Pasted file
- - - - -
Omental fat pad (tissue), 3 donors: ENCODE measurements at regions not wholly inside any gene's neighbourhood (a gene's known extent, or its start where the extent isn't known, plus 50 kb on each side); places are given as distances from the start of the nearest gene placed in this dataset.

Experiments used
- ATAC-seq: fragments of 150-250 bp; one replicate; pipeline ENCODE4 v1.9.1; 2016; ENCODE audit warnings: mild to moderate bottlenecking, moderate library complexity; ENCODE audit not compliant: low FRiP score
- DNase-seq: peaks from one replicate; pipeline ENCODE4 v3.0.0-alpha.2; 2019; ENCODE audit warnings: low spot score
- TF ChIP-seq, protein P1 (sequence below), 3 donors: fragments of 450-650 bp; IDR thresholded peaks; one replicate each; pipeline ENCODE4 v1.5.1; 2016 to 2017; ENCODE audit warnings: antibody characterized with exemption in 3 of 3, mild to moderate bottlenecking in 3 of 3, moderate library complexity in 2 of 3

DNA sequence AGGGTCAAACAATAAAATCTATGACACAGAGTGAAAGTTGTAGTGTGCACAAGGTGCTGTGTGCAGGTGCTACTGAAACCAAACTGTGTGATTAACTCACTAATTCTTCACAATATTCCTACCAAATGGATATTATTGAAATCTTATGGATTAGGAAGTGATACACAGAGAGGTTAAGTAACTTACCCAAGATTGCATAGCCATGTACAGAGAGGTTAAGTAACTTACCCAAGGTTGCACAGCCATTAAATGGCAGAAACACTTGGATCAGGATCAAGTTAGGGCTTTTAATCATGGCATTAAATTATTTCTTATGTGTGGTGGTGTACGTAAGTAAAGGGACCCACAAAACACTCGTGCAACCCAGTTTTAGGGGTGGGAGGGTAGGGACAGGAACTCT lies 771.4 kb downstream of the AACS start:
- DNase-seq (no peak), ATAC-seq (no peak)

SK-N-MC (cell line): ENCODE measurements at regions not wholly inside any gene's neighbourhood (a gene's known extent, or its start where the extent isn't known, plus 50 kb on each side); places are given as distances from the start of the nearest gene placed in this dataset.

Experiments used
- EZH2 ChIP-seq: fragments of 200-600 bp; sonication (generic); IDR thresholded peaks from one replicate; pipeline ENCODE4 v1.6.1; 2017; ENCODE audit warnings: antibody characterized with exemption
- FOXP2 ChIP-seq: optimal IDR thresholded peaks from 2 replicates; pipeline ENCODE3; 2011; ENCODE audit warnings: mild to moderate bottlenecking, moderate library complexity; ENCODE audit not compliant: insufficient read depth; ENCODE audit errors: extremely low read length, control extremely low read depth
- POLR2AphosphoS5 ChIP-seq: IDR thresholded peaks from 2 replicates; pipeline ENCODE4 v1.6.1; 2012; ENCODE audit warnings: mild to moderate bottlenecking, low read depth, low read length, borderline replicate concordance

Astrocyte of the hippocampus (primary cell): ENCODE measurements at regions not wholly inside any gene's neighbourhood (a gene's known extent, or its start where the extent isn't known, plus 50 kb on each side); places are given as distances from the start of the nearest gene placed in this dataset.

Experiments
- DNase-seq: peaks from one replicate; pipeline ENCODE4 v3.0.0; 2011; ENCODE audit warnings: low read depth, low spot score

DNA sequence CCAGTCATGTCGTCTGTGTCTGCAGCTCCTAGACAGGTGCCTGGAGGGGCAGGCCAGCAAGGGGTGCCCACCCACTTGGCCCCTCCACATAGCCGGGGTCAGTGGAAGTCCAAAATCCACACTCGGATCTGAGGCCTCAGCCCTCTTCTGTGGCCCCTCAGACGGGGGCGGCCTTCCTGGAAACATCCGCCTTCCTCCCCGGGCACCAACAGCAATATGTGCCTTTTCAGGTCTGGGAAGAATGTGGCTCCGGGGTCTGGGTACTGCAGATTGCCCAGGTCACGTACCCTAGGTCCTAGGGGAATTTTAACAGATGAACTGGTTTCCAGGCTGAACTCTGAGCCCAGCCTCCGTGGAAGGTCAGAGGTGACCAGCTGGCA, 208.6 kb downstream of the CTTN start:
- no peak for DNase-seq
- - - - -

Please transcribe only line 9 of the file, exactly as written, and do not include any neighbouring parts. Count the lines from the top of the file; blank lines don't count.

Experiments used